The Effect of Spectral Profile on the Intelligibility of Emotional Speech in Noise

Chris Davis, Chee Seng Chong, Jeesun Kim


The current study investigated why the intelligibility of expressive speech in noise varies as a function of the emotion expressed (e.g., happiness being more intelligible than sadness), even though the signal-to-noise ratio is the same. We tested the straightforward proposal that the expression of some emotions affect speech intelligibility by shifting spectral energy above the energy profile of the noise masker. This was done by determining how the spectral profile of speech is affected by different emotional expressions using three different expressive speech databases. We then examined if these changes were correlated with scores produced by an objective intelligibility metric. We found a relatively consistent shift in spectral energy for different emotions across the databases and a high correlation between the extent of these changes and the objective intelligibility scores. Moreover, the pattern of intelligibility scores is consistent with human perception studies (although there was considerable individual variation). We suggest that the intelligibility of emotion speech in noise is simply related to its audibility as conditioned by the effect that the expression of emotion has on its spectral profile.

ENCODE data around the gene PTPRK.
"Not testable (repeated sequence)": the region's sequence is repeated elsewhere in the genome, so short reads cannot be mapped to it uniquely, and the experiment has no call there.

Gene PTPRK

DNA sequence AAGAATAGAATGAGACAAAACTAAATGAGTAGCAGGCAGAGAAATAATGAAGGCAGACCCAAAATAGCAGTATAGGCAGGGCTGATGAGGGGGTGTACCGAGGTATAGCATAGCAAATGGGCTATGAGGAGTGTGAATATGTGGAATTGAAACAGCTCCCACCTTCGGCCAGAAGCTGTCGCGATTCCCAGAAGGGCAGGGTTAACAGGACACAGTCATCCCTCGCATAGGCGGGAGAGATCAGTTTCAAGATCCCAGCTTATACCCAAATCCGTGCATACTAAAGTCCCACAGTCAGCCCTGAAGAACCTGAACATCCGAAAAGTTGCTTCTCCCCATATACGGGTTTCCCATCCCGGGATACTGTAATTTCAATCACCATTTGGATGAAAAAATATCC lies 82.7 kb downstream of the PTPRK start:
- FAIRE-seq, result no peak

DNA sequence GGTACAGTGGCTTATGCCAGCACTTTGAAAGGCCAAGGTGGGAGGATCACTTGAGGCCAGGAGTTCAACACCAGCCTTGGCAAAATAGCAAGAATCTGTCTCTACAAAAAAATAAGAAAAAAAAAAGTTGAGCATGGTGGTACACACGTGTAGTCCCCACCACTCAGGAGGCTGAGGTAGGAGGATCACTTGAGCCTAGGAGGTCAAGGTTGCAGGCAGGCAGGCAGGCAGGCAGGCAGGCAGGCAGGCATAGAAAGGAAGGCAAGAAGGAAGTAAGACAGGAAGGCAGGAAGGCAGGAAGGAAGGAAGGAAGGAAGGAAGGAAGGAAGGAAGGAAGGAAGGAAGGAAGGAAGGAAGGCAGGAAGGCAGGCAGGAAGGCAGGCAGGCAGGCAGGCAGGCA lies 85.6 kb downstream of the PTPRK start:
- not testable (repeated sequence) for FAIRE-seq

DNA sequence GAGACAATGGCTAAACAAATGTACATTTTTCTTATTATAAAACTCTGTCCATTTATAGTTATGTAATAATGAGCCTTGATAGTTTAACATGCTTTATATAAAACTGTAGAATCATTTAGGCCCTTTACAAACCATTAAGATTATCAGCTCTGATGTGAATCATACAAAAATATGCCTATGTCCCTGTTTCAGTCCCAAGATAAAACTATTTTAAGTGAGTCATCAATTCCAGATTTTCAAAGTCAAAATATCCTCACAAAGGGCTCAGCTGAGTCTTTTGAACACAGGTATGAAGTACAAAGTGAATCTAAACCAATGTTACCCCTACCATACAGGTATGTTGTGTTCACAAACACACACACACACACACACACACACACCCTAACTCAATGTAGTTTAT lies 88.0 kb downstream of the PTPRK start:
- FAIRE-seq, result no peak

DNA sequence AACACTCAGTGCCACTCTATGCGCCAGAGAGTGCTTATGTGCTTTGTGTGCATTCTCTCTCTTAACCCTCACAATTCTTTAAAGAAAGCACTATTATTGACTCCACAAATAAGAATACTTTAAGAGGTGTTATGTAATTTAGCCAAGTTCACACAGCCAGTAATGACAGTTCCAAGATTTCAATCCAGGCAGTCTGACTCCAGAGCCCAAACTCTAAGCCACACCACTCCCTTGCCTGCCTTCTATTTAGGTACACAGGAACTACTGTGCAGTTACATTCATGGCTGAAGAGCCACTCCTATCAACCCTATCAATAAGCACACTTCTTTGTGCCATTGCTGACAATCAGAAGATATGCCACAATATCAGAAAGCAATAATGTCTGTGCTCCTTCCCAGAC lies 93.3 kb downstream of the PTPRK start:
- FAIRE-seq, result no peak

DOI: 10.21437/Interspeech.2017-948

Cite as: Davis, C., Chong, C.S., Kim, J. (2017) The Effect of Spectral Profile on the Intelligibility of Emotional Speech in Noise. Proc. Interspeech 2017, 581-585, DOI: 10.21437/Interspeech.2017-948.


@inproceedings{Davis2017,
  author={Chris Davis and Chee Seng Chong and Jeesun Kim},
  title={The Effect of Spectral Profile on the Intelligibility of Emotional Speech in Noise},
  year=2017,
  booktitle={Proc. Interspeech 2017},
  pages={581--585},
  doi={10.21437/Interspeech.2017-948},
  url={http://dx.doi.org/10.21437/Interspeech.2017-948}
}